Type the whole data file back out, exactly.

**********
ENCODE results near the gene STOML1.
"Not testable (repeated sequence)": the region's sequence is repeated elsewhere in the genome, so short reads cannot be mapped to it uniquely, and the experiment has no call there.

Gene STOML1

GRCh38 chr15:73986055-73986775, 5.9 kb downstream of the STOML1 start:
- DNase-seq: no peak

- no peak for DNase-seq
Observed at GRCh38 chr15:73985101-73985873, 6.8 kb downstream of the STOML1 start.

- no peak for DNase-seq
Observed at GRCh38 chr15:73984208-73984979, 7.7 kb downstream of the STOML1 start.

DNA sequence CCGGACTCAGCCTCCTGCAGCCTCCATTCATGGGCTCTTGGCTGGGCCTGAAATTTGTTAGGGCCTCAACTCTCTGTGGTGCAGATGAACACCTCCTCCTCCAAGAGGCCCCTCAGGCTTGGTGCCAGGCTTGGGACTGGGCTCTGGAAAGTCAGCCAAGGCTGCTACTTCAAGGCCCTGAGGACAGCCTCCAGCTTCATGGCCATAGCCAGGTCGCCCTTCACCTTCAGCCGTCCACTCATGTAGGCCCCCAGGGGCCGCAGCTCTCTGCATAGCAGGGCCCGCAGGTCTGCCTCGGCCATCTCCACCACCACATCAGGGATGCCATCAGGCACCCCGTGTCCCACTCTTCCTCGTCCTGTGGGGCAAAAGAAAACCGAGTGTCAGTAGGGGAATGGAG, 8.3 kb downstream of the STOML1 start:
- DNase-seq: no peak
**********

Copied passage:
ENCODE results near the gene STOML1.
"Not testable (repeated sequence)": the region's sequence is repeated elsewhere in the genome, so short reads cannot be mapped to it uniquely, and the experiment has no call there.

Gene STOML1

GRCh38 chr15:73986055-73986775, 5.9 kb downstream of the STOML1 start:
- DNase-seq: no peak

- no peak for DNase-seq
Observed at GRCh38 chr15:73985101-73985873, 6.8 kb downstream of the STOML1 start.

- no peak for DNase-seq
Observed at GRCh38 chr15:73984208-73984979, 7.7 kb downstream of the STOML1 start.

DNA sequence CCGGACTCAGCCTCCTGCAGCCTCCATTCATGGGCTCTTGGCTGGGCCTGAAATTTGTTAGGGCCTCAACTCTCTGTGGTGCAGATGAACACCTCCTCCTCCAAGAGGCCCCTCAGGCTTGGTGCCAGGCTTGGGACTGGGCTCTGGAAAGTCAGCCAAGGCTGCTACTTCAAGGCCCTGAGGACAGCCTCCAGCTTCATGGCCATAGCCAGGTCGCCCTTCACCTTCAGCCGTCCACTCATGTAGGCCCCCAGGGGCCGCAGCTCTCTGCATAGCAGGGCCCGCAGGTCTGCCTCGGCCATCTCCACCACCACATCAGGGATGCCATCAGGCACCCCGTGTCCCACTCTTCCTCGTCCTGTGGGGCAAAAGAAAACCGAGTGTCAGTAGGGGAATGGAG, 8.3 kb downstream of the STOML1 start:
- DNase-seq: no peak